The result is a film as beautiful as we have ever seen. Reverential, really. Shot in 3D and offered up on an IMAX canvas, Prometheus is a beatific vision befitting the gravity of its themes. Scott takes us to the origin of our species. It’s a grand and otherworldly event, our creation tainted by bleak beginnings. Writers Spaiht and Lindelof have essentially doomed us to a haunting from our conception. Contrary to any of our expectations, Prometheus isn’t just the riddle of the xenomorph solved. In fact it manages to sidestep that one. This is about us, where we came from, and whether or not we should follow the bread crumbs back.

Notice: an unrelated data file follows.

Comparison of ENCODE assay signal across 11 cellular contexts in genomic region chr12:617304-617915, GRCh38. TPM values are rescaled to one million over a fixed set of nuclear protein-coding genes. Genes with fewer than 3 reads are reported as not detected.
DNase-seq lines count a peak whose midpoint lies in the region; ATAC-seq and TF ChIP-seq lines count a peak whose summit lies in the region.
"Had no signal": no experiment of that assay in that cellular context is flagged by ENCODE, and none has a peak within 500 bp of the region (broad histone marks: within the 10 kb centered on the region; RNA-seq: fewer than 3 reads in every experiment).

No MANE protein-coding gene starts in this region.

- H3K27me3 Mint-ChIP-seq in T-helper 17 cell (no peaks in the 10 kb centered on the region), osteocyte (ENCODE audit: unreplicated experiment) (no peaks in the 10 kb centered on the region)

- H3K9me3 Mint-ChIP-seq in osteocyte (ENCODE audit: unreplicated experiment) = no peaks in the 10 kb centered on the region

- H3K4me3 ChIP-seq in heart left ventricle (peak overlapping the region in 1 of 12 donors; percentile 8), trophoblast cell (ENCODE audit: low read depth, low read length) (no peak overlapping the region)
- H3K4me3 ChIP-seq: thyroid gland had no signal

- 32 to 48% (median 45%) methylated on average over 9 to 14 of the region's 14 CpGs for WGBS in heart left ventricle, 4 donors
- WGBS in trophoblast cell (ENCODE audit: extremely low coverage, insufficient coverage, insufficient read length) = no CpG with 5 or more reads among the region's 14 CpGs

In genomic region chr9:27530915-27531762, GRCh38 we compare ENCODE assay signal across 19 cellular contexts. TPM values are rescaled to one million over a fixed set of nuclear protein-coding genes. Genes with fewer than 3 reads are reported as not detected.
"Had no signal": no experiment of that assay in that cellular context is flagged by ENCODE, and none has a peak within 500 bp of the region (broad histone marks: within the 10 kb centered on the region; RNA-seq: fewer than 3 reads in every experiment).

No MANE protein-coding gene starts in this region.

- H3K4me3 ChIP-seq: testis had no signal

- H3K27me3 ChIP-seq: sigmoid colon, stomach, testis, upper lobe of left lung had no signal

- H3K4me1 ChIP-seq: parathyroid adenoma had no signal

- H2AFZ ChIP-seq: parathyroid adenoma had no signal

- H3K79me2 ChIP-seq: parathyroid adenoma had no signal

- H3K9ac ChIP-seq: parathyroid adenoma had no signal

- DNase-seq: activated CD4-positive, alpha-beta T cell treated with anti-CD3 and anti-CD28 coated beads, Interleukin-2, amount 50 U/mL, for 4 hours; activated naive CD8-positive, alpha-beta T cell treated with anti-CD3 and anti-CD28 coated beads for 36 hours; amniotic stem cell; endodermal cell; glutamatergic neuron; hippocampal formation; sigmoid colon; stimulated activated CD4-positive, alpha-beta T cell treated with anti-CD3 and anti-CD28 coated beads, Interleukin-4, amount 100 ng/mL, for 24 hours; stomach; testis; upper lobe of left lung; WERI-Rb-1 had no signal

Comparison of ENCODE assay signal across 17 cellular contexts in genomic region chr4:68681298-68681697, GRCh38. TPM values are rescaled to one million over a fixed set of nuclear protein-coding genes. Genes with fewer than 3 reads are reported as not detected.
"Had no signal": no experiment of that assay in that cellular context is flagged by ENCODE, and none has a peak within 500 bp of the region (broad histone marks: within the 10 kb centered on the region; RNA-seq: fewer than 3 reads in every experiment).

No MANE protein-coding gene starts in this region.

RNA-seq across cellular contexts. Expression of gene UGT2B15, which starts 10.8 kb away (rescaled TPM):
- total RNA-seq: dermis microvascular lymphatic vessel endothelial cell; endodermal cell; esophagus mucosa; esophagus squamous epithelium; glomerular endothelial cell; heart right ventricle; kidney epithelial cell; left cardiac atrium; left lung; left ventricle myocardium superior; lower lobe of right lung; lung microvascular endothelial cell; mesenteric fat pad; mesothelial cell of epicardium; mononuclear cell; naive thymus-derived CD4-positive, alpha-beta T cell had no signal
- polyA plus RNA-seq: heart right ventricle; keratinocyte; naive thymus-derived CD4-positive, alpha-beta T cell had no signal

Shaw and Holloway reside at the heart of Prometheus, two young lovers eager to unravel life’s greatest mystery through exploration. They starts in the deepest crevices of the wide world. As they unearth a series of cave paintings from remote locations throughout the globe, Shaw registers a remarkable pattern. The uncannily similar markings point both to humanity’s extraterrestrial origin and an invitation to a reunion between humans and their long-lost Engineers. Seventy years from tomorrow, they take their findings to the decrepit tycoon Peter Weyland, who agrees to facilitate the scientists’ journey to stars. It takes years to complete this interstellar homecoming, fueled by an impossible investment and led by a hugely theoretical carrot. As it turns out, Shaw and Holloway were right. At least partially. There was once something on this strange moon and something may yet remain. For as many answers as they find on this world, a dozen new questions arise from the muck. Which is why Prometheus emerges as a worthy prequel to something so iconic and game-changing as Alien.